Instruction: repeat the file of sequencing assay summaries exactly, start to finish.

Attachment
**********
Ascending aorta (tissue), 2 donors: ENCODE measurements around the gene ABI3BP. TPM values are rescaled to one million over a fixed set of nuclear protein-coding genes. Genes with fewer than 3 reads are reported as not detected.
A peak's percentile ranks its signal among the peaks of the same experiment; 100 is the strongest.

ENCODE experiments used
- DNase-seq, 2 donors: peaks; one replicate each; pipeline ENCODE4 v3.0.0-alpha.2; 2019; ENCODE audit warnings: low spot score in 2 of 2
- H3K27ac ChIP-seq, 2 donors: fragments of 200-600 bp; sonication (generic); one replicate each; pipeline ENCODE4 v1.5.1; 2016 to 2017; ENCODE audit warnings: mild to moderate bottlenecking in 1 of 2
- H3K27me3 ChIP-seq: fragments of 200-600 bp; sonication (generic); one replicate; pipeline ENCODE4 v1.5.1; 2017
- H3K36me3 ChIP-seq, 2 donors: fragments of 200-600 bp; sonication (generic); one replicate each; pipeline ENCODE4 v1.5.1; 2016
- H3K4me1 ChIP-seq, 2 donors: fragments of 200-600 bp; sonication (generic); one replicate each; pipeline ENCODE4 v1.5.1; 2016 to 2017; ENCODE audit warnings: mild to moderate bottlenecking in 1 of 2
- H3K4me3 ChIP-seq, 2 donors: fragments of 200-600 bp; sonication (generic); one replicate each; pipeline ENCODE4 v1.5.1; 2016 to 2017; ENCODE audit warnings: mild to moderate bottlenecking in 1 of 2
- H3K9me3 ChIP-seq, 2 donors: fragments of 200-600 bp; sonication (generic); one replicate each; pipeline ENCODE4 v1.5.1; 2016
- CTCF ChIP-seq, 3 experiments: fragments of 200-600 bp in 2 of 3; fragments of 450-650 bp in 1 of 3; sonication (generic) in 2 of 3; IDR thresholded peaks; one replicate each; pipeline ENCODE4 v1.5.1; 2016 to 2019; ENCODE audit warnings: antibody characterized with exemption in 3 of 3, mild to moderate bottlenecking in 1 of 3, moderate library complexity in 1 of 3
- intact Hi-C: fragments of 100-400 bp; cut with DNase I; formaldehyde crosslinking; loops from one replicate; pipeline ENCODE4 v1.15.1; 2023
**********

Ascending aorta (tissue), 2 donors: ENCODE measurements around the gene ABI3BP. TPM values are rescaled to one million over a fixed set of nuclear protein-coding genes. Genes with fewer than 3 reads are reported as not detected.
A peak's percentile ranks its signal among the peaks of the same experiment; 100 is the strongest.

ENCODE experiments used
- DNase-seq, 2 donors: peaks; one replicate each; pipeline ENCODE4 v3.0.0-alpha.2; 2019; ENCODE audit warnings: low spot score in 2 of 2
- H3K27ac ChIP-seq, 2 donors: fragments of 200-600 bp; sonication (generic); one replicate each; pipeline ENCODE4 v1.5.1; 2016 to 2017; ENCODE audit warnings: mild to moderate bottlenecking in 1 of 2
- H3K27me3 ChIP-seq: fragments of 200-600 bp; sonication (generic); one replicate; pipeline ENCODE4 v1.5.1; 2017
- H3K36me3 ChIP-seq, 2 donors: fragments of 200-600 bp; sonication (generic); one replicate each; pipeline ENCODE4 v1.5.1; 2016
- H3K4me1 ChIP-seq, 2 donors: fragments of 200-600 bp; sonication (generic); one replicate each; pipeline ENCODE4 v1.5.1; 2016 to 2017; ENCODE audit warnings: mild to moderate bottlenecking in 1 of 2
- H3K4me3 ChIP-seq, 2 donors: fragments of 200-600 bp; sonication (generic); one replicate each; pipeline ENCODE4 v1.5.1; 2016 to 2017; ENCODE audit warnings: mild to moderate bottlenecking in 1 of 2
- H3K9me3 ChIP-seq, 2 donors: fragments of 200-600 bp; sonication (generic); one replicate each; pipeline ENCODE4 v1.5.1; 2016
- CTCF ChIP-seq, 3 experiments: fragments of 200-600 bp in 2 of 3; fragments of 450-650 bp in 1 of 3; sonication (generic) in 2 of 3; IDR thresholded peaks; one replicate each; pipeline ENCODE4 v1.5.1; 2016 to 2019; ENCODE audit warnings: antibody characterized with exemption in 3 of 3, mild to moderate bottlenecking in 1 of 3, moderate library complexity in 1 of 3
- intact Hi-C: fragments of 100-400 bp; cut with DNase I; formaldehyde crosslinking; loops from one replicate; pipeline ENCODE4 v1.15.1; 2023